The Pew Research Center has near-impeccable credentials with its polls, which is why yesterday’s—which showed Mitt Romney ahead by four points among likely voters—inspired mass panic among supporters of President Obama. Andrew Sullivan was at the forefront of the freakout. In a post titled “Did Obama just throw the election away?”, he excoriated Obama’s lackluster debate performance:
“I’ve never seen a candidate self-destruct for no external reason this late in a campaign before. … I’m trying to see a silver lining. But when a president self-immolates on live TV, and his opponent shines with lies and smiles, and a record number of people watch, it’s hard to see how a president and his party recover.”
Sullivan will have more grist for the mill if he wants to continue to voice his disappointment with Obama. This morning, the Democratic-leaning Public Policy Polling released a national poll that shows Romney with a two-point lead over Obama among likely voters, 49 percent to 47 percent. Markos Moulitsas, founder of Daily Kos, calls this “disastrous.” The major polling averages have already changed to reflect this shift in the race, and they all show a sizable decline in Obama’s overall performance. The Real Clear Politics average gives him a 0.5 percent lead over Romney; the Pollster average gives him a two-percent lead over Romney; and Talking Points Memo has Romney with a 2.4 percent advantage.
If you’re an Obama supporter, this looks like a fail of epic proportions. But there’s reason to believe that the worst is over. Ignore sample sizes or partisan ID or any the other polling Kremlinology that’s popular on Twitter. The only thing you need to know about the Pew and PPP polls is that they were taken in the immediate post-debate period, from Thursday to Sunday. Thanks to tracking polls from Gallup and Rasmussen, we know two things about the aftermath of the debate. First, that Romney received a decent-sized bounce of three to four points, and second, that this bounce began to subside as exuberance from the debate died down.
Gallup, in particular, is instructive. Its three-day tracking poll, from Thursday to Saturday, showed Romney close the gap and turn the race into a tie, 47 percent to 47 percent. But its seven day poll, conducted from October 1 to October 7, had Obama with a five-point lead, 50 to 45. Either the results of October 1–3 were strong enough to outweigh the results of 4–6, or Sunday showed a serious dropoff in Romney’s support.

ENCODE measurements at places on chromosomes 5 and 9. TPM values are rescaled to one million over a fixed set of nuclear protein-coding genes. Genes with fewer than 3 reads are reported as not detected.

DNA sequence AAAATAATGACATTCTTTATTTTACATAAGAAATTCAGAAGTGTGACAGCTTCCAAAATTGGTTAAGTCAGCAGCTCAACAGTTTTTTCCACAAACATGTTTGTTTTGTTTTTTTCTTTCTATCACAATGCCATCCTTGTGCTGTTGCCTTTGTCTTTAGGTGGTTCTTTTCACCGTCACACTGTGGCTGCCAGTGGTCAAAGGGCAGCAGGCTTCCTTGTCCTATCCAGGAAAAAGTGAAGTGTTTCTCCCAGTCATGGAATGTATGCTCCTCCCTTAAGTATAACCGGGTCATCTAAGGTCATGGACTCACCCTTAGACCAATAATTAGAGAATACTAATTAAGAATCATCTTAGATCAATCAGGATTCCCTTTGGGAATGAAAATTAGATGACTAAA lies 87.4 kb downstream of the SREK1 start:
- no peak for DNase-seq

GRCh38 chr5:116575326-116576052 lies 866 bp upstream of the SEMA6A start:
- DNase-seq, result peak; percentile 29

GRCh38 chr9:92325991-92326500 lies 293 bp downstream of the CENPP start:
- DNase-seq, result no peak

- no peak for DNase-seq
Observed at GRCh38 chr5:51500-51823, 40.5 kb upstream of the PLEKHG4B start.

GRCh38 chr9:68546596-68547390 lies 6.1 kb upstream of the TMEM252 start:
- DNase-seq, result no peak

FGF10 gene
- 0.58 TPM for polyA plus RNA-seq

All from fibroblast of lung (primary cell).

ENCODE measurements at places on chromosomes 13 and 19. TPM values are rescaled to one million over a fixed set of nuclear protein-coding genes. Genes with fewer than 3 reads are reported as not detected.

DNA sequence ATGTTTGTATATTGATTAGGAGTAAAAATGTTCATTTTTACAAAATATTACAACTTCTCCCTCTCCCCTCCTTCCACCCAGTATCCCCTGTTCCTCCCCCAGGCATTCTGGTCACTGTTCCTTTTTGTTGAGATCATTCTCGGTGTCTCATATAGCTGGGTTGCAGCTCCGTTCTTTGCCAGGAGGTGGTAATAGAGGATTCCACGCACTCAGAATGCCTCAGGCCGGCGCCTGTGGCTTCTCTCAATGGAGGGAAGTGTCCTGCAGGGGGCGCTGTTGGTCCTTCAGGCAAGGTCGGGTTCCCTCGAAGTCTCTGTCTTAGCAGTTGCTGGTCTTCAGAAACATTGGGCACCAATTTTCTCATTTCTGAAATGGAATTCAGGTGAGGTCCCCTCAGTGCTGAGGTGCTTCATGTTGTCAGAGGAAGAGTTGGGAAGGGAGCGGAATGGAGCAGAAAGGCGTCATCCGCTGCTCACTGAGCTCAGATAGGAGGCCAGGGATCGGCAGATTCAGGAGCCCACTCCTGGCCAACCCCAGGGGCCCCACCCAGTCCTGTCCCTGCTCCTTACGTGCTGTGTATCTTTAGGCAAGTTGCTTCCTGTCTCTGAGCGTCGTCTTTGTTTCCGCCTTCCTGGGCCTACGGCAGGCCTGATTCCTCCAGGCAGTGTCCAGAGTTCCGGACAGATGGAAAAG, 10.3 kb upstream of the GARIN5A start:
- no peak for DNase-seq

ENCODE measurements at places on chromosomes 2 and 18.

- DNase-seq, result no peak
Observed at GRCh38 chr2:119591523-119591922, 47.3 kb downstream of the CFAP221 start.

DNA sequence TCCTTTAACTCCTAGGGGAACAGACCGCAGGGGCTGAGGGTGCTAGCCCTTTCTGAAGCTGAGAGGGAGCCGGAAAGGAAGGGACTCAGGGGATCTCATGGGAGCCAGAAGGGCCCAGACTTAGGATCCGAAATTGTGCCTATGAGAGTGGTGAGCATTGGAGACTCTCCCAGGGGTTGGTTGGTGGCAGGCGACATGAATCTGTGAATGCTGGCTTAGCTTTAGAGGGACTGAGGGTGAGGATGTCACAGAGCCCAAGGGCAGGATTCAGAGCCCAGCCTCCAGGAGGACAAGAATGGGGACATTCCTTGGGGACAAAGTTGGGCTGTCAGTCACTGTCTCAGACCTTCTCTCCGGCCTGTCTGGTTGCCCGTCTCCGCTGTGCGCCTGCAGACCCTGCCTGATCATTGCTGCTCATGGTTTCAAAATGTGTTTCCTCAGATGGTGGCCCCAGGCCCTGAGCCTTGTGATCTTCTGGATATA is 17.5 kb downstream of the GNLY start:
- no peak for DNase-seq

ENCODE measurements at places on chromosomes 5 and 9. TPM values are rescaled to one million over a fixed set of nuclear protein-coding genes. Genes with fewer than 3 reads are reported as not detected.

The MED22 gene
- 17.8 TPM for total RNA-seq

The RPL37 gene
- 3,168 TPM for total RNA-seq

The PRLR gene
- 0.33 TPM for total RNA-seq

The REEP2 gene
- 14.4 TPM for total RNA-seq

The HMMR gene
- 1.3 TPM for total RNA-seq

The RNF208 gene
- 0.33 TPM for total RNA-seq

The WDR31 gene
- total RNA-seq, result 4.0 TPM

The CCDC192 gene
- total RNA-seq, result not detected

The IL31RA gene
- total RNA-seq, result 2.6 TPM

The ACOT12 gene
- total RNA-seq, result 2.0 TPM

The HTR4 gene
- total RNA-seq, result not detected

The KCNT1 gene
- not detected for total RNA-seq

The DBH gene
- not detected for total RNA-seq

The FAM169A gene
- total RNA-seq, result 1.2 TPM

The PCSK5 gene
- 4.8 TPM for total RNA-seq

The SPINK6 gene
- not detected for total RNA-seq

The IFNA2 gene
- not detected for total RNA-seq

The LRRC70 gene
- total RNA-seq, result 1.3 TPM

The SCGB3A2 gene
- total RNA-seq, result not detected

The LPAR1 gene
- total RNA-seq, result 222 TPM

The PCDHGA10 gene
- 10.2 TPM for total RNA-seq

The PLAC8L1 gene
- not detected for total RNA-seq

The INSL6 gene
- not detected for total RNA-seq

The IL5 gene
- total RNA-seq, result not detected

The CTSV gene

Rasmussen polls conducted during the same period suggest that it was the latter, and Romney saw a decline in support during the weekend. According to Rasmussen, Romney went from 49-percent support in the immediate post-debate period to 48 percent once Thursday was dropped and the sample was limited to Friday, Saturday and Sunday. Likewise, PPP found that support for Romney dropped as the weekend came to a close: Romney won Thursday and Friday by a combined 2.5 points, while he won Saturday and Sunday by just half a point. The bulk of responses (75 percent) were received on Thursday and Friday.
Romney’s four-point lead in the Pew poll is consistent with what I’ve described. In all likelihood, Pew recorded an outstanding performance for Romney on Thursday and Friday, which dipped a little on Saturday, and then further on Sunday. The Pew poll reflects Romney’s improved standing with voters. But odds are good it doesn’t reflect the reality of public opinion, especially given new evidence that the debate bounce was short-lived: The most recent survey from the Washington Post and ABC News shows both candidates with improved favorables, but Obama still ahead of Romney by eight points. And, most importantly, Obama’s job-approval rating remains near (or slightly above) 50 percent, a good sign for any incumbent. So there's the silver lining Sullivan was hoping for.
After the debate, I said that the president's loss wouldn’t matter. More evidence is needed for a definitive judgment, but for now, it’s fair to say that was wrong. The debate has shaken up the race and pulled Romney into a near toss-up with President Obama. He’s not winning, but he’s closer than he’s been all year.